“Today it’s the mask issue. Tomorrow who knows what it’ll be,” said Ginger Tinney, Professional Oklahoma Educators Executive Director.
The lawsuit comes less than three weeks after OKCPS required face coverings be worn on all school property. Regardless of vaccination status.
An attorney working for Professional Oklahoma Educators is representing the teachers.
POE’s Ginger Tinney says the lawsuit isn’t just about masks– it’s about whether educators should listen to their employers– or state law.
Referring to Senate Bill 658– which prohibits Oklahoma schools from requiring students and staff to wear a mask.
Tinney says the lawsuit is moving forward, despite Wednesday’s temporary injunction on Senate Bill 658.
“Our members came in and we laid out all the what-ifs and they decided they were following their decision,” Tinney said.
According to the lawsuit, on August 26th, Superintendent Sean McDaniel recommended the teachers be terminated– saying “the basis of my recommendation for your termination is that your repeated refusal to wear a mask constitutes your willful neglect of duty.”
OKCPS sent KFOR this statement.
“On August 13, OKCPS adopted Administrative Regulation C-26-R2 which requires face coverings to be worn on school property, in school vehicles, and at school-sponsored events regardless of vaccination status. It is paramount that we provide our students a safe and healthy learning environment.
OKCPS families can choose to opt-out of this requirement for medical, religious or personal reasons, and all district staff also have the opportunity to request a medical accommodation, if needed.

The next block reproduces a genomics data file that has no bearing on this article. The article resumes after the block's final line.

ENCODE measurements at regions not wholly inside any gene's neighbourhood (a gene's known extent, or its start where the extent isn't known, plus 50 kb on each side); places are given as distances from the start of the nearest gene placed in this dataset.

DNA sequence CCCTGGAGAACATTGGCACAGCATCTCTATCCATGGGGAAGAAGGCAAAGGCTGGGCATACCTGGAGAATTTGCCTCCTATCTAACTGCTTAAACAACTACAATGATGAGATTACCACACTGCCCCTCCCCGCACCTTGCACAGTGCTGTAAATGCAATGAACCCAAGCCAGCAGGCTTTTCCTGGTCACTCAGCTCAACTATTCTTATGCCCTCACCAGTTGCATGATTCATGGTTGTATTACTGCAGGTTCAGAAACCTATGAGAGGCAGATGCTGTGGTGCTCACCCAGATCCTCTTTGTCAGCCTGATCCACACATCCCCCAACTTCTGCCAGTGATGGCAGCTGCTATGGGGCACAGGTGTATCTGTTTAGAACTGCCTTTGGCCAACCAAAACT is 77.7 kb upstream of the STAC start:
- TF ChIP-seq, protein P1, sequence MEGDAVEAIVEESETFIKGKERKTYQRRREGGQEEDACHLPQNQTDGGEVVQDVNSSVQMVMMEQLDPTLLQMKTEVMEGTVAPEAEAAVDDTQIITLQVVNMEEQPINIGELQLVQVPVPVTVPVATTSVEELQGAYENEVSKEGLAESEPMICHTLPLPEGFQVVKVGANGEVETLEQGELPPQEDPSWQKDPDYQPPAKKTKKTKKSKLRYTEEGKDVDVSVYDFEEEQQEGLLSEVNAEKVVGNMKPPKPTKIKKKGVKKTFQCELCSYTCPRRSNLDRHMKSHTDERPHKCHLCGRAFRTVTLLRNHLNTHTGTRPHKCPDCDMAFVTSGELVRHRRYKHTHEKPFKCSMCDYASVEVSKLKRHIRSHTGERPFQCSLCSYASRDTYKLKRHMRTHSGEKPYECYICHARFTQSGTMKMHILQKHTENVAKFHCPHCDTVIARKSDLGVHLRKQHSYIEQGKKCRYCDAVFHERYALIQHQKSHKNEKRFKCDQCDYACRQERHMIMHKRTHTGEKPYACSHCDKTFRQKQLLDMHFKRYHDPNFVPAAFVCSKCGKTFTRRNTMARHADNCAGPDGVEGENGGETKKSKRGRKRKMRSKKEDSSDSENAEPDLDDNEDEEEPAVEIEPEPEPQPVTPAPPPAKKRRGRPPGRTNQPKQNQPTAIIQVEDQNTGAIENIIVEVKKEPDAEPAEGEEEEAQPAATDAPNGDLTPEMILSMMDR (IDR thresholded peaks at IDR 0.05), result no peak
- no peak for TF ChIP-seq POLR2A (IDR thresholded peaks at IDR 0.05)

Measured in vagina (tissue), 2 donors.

On August 26, 2021, six OKCPS educators were notified of the Superintendent’s recommendation for termination to the Board of Education following their refusal to comply with our mask requirement regulation. While we cannot discuss the details of personnel matters, OKCPS continues to believe — and public health officials across the board agree — that masks along with a variety of other safeguards will give us the best chance to keep OKCPS students and staff safe, healthy and learning together in-person on our campuses.
As always, the health and safety of OKCPS students and staff is our highest priority.”
Oklahoma City employment attorney Mark Hammons says the teachers still could be fired.
“The answer is at least potentially they can be. Again, the state law would be the biggest impediment to that. Hopefully, they wouldn’t rush to a termination,” Hammon said.
The lawsuit also says the due process termination hearings would be set by the school board at the Sept. 13 board meeting.
On Friday, attorneys for the teachers are asking the court to stop Oklahoma City Public Schools from enforcing their mask policy.
They’re also asking for the teachers to be reinstated.